A reader writes:
I recently interviewed for a job at a local media organization. I’m still waiting to hear back from them, but in the past week or so, three people who were in on the interview have followed me on Twitter. I’m not concerned about that — I tweet both personal and professional stuff, but always keep my Twitter free from anything I would be embarrassed for a potential hiring manager to see. I figured since they did that, it was okay to follow them back.
But this brings up some general questions for me about social media during active job applications. It seems like culture around these things varies some by platform and industry — in my industry, lots of people tweet professionally, for example. But I sometimes get Facebook friend requests from people I only know professionally (and maybe even people I’ve never met but who work in the same field) and that always feels a little icky.
It also feels like, as the applicant, I shouldn’t go and follow everyone at an org once I’ve applied, but am I wrong about that?
And what about LinkedIn? I’ve gotten LinkedIn requests before from hiring managers, but as an applicant I would never initiate that. I usually even log out of LinkedIn before viewing a hiring manager’s profile so they can’t see that it was me.
Any rules of thumb about this stuff?
There are lots of different ways to do this appropriately, but here are some general rules:
* If you’re thinking about following an interviewer on Twitter, look first to see if their tweets are mainly professional or mainly personal. If it’s the latter, skip the follow. The same thing goes for other people in the organization you’re applying with.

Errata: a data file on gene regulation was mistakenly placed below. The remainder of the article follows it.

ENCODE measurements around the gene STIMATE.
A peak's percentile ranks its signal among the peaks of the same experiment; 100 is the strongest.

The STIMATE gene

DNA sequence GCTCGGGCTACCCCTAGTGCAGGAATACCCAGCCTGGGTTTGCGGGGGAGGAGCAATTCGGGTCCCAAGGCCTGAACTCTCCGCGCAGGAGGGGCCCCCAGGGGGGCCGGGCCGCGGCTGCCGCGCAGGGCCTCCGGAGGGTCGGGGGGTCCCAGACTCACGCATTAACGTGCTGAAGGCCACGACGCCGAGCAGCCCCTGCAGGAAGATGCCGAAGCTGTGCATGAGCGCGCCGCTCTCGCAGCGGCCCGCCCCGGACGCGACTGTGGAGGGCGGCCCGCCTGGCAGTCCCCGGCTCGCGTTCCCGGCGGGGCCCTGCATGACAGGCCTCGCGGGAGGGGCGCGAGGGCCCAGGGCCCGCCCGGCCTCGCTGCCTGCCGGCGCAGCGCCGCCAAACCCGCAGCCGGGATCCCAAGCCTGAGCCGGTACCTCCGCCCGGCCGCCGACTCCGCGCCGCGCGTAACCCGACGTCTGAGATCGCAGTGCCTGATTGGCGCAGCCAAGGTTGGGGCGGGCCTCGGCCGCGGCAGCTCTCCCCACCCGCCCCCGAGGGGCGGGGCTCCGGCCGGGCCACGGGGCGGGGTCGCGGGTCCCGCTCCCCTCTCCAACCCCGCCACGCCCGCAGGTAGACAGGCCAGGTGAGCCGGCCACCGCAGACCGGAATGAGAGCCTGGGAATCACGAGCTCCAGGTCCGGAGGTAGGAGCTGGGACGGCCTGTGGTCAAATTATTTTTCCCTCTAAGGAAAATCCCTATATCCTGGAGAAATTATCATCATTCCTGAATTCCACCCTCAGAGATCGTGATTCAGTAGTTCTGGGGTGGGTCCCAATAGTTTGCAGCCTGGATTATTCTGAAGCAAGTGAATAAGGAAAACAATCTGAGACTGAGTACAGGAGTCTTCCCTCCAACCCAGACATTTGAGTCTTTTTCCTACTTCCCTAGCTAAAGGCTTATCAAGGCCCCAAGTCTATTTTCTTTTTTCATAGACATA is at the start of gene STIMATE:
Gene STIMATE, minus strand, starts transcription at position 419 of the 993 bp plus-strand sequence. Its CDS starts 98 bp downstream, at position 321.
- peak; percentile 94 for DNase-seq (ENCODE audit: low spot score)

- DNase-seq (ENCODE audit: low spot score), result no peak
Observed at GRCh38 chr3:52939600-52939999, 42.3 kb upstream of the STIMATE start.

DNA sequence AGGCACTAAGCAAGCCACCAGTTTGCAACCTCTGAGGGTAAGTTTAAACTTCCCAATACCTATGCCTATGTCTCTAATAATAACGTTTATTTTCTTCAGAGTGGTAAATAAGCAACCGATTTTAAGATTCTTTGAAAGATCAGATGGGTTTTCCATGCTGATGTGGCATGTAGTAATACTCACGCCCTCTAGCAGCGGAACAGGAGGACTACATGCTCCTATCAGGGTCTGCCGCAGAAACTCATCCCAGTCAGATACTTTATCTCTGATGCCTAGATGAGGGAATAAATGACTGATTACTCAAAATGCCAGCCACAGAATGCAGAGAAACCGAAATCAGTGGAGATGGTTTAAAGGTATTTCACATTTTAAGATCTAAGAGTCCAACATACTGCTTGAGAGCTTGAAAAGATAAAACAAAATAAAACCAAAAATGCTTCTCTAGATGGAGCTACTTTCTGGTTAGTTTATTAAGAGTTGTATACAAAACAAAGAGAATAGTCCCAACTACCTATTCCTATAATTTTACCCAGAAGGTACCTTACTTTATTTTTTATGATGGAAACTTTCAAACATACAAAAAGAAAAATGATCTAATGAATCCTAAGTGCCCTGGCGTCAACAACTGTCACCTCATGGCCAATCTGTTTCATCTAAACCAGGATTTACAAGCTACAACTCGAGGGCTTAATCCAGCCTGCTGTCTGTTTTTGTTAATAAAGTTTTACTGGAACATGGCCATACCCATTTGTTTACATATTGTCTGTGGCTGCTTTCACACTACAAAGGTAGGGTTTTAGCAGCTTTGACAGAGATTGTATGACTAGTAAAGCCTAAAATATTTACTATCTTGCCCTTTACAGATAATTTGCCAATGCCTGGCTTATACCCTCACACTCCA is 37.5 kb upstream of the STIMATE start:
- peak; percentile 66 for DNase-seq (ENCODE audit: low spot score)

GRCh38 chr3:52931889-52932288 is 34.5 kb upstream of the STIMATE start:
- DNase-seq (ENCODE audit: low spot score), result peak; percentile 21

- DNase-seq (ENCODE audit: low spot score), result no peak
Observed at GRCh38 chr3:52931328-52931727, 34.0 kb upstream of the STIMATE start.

* But if professional contacts (including interviewers) follow you on Twitter, it’s totally fine to follow them back.
* Facebook generally isn’t for professional use. Some people are exceptions to that and use it professionally, but unless you know for sure that someone does, default to assuming it’s personal. (I’m talking here about non-coworker contacts. It’s more common for people to connect to coworkers on Facebook — but that’s often meant as a warm social gesture, not professional networking. But you also don’t need to do that if you don’t want to. And if you’re a manager, you should give your employees Facebook privacy.)
* If a professional contact friend-requests you on Facebook and you don’t want to connect to them there, it’s fine to ignore it. If you’re ever asked about it, you can say, “Oh, I’m hardly ever on Facebook” or “I just use Facebook for a small group of family and friends, but I’d love to connect on LinkedIn.”
* A lot of candidates do send LinkedIn requests to their interviewers. Some interviewers will accept and some won’t. With those who won’t, it’s usually because they reserve LinkedIn for people they’ve worked with or otherwise know better than they know a job applicant. But it’s not a faux pas to send the request. (Personally, though, I’d wait until after the interview when they’re more likely to feel rapport with you or interest in staying in touch.)
* I wouldn’t worry too much about hiring managers seeing that you’ve viewed their LinkedIn profile. That’s a normal and non-creepy thing to do before you interview with someone. (But it’s also fine to keep logging out first if you’d still rather be covert about it.)
how should I navigate social media connections during a job search? was originally published by Alison Green on Ask a Manager.
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